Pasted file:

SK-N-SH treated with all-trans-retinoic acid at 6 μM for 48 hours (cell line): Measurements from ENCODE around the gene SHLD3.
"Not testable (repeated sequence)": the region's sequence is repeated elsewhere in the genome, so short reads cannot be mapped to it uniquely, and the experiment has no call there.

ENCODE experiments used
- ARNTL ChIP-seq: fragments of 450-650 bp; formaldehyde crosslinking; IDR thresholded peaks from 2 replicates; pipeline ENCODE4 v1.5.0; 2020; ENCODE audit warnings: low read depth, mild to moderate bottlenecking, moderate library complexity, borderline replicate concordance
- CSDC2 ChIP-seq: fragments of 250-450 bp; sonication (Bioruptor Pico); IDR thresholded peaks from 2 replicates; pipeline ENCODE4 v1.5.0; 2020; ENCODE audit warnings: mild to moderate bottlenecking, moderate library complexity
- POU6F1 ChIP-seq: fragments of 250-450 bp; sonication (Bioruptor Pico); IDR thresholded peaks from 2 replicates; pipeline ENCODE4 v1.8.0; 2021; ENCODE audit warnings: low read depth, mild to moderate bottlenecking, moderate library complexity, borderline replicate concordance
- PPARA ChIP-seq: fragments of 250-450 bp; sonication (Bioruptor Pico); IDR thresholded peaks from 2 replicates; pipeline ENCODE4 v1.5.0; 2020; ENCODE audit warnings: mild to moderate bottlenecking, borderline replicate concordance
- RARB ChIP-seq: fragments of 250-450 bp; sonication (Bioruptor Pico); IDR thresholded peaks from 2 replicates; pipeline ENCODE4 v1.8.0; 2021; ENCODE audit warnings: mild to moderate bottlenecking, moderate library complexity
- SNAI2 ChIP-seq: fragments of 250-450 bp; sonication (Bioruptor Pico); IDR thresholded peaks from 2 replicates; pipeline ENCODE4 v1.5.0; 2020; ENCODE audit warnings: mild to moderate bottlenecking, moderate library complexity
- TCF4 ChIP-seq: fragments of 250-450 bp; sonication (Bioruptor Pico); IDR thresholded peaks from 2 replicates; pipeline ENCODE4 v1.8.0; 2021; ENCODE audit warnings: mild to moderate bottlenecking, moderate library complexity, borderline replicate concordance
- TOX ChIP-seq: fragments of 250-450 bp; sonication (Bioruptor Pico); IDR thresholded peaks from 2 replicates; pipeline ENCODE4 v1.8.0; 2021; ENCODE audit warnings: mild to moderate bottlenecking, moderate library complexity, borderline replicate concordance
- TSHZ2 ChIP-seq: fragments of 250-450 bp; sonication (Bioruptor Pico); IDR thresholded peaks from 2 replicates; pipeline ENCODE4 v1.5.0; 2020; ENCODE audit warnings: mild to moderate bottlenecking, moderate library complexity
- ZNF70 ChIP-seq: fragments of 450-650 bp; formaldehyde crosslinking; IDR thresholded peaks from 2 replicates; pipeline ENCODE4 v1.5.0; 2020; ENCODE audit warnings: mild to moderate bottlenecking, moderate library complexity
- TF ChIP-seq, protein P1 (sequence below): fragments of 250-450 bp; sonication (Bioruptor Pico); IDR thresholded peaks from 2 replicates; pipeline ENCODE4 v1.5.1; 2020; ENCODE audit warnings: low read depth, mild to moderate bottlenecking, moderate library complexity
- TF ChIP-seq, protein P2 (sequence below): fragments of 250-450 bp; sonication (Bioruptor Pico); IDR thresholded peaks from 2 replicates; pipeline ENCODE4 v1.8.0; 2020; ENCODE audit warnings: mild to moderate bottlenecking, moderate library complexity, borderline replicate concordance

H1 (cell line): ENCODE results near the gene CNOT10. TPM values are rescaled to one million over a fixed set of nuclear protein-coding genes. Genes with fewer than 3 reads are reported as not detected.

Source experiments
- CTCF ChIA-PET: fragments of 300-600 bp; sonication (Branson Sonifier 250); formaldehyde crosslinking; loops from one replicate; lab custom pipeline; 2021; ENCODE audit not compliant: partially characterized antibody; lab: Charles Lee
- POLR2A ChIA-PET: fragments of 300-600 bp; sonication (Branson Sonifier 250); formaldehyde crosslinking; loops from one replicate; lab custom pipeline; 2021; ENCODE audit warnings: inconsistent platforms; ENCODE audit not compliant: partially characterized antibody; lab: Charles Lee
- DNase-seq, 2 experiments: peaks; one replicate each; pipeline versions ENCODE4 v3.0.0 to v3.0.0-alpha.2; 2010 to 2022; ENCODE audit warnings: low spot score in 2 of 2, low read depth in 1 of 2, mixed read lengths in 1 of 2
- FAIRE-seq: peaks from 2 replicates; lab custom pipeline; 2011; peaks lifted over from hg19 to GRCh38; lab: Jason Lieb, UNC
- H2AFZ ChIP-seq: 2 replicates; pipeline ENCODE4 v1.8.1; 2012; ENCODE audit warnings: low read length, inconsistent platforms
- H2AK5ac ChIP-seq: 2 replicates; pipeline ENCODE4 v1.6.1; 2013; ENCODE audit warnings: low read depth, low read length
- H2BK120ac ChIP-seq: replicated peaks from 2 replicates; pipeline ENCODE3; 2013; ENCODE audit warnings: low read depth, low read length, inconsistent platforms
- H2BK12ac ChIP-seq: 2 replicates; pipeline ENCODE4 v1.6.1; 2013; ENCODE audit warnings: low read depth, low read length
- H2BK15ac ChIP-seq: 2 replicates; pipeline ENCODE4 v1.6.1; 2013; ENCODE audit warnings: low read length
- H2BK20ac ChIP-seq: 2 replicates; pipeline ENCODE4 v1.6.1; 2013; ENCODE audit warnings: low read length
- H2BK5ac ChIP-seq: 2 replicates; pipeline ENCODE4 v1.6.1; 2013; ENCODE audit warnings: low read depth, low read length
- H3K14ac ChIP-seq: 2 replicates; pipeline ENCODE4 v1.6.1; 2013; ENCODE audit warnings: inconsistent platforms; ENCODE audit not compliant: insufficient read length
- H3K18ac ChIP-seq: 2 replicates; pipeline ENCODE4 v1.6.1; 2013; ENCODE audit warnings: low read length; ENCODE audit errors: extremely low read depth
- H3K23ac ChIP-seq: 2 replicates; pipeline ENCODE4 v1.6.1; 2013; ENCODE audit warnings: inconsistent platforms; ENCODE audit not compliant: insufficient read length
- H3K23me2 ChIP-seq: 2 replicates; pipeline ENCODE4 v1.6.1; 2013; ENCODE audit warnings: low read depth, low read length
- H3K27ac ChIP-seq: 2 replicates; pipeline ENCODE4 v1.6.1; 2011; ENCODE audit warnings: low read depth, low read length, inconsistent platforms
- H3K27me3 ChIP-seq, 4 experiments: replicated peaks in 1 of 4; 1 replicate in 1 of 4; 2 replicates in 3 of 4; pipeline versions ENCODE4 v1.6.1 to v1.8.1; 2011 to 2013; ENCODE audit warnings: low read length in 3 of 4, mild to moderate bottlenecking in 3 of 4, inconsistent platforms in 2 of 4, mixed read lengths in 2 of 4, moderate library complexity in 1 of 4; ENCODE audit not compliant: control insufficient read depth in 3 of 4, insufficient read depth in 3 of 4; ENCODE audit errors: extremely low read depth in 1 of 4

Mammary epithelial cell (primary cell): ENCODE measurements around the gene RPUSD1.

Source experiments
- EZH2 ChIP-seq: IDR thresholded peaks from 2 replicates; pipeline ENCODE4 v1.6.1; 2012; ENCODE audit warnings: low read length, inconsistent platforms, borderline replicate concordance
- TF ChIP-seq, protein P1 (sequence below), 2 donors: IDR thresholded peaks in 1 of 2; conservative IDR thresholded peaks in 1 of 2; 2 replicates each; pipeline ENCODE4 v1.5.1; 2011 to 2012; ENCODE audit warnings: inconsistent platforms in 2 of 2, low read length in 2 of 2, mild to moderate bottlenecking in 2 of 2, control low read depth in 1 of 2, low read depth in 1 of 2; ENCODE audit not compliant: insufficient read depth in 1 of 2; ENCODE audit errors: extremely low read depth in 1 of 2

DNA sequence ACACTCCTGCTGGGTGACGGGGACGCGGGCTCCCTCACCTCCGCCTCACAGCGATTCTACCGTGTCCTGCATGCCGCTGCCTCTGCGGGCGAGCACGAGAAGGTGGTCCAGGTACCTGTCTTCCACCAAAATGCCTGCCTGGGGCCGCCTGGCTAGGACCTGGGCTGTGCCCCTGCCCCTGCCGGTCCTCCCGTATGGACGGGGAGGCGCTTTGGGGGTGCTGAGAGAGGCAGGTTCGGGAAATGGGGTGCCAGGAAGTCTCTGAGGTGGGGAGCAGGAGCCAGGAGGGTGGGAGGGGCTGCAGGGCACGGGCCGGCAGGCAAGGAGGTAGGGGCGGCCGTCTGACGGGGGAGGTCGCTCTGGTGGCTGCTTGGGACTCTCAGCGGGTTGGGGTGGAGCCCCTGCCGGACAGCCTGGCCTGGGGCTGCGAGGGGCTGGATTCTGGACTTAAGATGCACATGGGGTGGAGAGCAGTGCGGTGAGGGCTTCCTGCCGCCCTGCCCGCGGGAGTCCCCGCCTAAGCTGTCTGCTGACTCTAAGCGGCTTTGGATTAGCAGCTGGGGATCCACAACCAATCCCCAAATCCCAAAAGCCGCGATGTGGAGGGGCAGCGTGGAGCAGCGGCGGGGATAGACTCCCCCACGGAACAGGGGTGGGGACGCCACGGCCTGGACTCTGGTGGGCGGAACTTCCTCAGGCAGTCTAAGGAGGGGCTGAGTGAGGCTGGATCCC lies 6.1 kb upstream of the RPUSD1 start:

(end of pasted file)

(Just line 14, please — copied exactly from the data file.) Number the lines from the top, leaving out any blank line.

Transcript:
- TF ChIP-seq, protein P1 (sequence below): fragments of 250-450 bp; sonication (Bioruptor Pico); IDR thresholded peaks from 2 replicates; pipeline ENCODE4 v1.5.1; 2020; ENCODE audit warnings: low read depth, mild to moderate bottlenecking, moderate library complexity